Fishing, Fowling, and Navigation

How a colonial ordinance shaped a coastline

By Rebecca Pritchard

In this part of the world, the tide comes in and the tide goes out twice a day. Each time the tide goes out, it exposes cobbles, mudflats, tidepools, rockweed, and cool wet sand.

Who owns this intertidal zone depends on the law of the land on which the tide ebbs and flows. In New Hampshire, you could walk anywhere below the high tide line along the 238 miles of coastline and never encounter private property.

Like most coastal states, the intertidal zone on the New Hampshire coast is in the public trust, like the ocean itself. In other words, the land between high and low tides is owned by the state, for public use.

In Maine things are different: intertidal land can be privately owned. Why this is so, we’ll get to in a minute. But first, it’s about to get more complicated.

Even on privately owned intertidal land, you may still have a right to be there, but that right depends solely on which activities you engage in while you are there. In Maine, the public has rights to the intertidal zone for fishing, fowling, and navigation.

If that list sounds antiquated, it is. Yet per Maine statute, no one can stop you from casting a fishing line into the water, digging for clams, or shooting a duck (in season) from their private intertidal land, if you can get to it without trespassing. You have the Massachusetts colonial government to thank for this right.

tidal pool and dune grass on a beach
Colonial Influence Remains

The story of how Maine came to have this statute regulating public access to tidal areas can be traced back to before Maine became a state, when it was a territory of Massachusetts. It must be noted up front that this history has been studied almost exclusively by lawyers and judges, due to its impact on public access rights and private landowners’ rights.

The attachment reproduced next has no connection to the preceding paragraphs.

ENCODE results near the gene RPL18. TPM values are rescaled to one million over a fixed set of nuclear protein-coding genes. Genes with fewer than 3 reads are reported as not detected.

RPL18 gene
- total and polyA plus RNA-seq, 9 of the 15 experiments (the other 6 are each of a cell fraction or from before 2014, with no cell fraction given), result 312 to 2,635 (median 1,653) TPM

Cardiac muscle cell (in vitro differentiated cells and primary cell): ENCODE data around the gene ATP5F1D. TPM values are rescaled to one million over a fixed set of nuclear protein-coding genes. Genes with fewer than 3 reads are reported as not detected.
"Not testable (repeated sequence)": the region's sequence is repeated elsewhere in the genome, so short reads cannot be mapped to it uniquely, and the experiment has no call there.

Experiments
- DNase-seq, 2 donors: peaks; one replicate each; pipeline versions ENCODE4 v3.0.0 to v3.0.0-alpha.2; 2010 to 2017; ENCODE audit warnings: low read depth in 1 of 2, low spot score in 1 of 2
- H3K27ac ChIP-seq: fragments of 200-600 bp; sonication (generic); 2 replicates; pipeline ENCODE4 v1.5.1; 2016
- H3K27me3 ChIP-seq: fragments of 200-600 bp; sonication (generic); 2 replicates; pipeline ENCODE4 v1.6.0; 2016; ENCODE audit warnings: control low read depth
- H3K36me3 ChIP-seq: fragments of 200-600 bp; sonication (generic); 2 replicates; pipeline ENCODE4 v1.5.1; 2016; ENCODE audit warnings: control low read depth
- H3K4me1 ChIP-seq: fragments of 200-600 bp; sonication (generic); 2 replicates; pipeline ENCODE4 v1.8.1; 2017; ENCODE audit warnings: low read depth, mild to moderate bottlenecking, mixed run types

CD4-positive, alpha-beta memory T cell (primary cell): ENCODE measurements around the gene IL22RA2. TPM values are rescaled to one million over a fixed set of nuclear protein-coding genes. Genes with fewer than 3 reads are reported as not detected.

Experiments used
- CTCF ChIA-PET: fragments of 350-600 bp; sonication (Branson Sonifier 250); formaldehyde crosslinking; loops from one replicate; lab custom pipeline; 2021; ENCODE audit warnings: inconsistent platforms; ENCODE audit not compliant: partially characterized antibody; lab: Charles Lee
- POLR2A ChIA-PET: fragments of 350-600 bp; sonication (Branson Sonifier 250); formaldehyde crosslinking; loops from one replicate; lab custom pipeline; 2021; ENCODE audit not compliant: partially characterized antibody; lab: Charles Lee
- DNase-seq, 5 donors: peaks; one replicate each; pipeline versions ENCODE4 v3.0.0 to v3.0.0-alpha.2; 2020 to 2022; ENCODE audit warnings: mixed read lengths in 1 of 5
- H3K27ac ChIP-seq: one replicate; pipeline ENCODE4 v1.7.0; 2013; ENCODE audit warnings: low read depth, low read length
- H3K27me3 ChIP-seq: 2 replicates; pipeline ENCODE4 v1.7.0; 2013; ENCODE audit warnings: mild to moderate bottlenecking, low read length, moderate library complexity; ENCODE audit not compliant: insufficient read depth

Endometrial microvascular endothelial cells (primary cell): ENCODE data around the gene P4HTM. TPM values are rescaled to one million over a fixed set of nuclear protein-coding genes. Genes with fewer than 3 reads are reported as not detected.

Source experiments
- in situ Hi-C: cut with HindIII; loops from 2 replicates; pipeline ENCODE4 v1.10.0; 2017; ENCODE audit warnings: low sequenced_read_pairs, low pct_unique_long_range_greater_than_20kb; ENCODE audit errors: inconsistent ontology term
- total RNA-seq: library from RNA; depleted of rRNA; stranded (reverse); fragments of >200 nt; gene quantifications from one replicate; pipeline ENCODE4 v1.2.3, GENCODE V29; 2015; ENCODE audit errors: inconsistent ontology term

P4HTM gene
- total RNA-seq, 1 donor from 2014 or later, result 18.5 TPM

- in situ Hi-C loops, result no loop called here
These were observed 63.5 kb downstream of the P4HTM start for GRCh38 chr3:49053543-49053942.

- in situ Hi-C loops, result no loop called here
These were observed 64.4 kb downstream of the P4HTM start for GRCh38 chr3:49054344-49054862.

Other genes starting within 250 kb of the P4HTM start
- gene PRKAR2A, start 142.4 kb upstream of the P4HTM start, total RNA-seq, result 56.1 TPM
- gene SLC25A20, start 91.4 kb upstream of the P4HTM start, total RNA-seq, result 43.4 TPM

Massachusetts passed an ordinance in 1641 and revised it in 1647, which listed all the laws of the colony. The revised 1647 ordinance was entitled, “Laws and Liberties of Massachusetts.” This was a more than a century before the Boston Tea Party and talk of declaring independence from England.

Massachusetts borrowed most of its ordinance from English common law, which specified that the crown owned navigable waters for the benefit of all.

The English, in writing their own common law, had borrowed liberally from the Romans. In the words of Roman law (Justinian Code, 530 AD): “By the law of nature these things are common to all mankind—the air, running water, the sea, and consequently the shore of the sea. No one, therefore, is forbidden to approach the seashore…” The seashore itself was defined to include “as far as the greatest winter flood runs up.”

As George M. Cole pointed out in his 1997 book Water Boundaries, the Mediterranean Sea didn’t have much daily fluctuation in tide. So the Romans defined their coastal boundary according to its seasonal fluctuations, not the daily highs and lows.

Taking a cue from the Romans, the British included intertidal land in their definition of “navigable waters.” Therefore, everything below the high tide mark was owned by the Crown and available to the public, according to English common law.

One detail the Massachusetts colonists did change from English common law was that a landholder’s property extended down to the low-tide mark, not the high-tide mark.

To make up for taking land away from the crown and thereby the public, the ordinance granted the right to “everie [sic.] inhabitant… have free fishing and fowling… so far as the Sea ebs and flows.”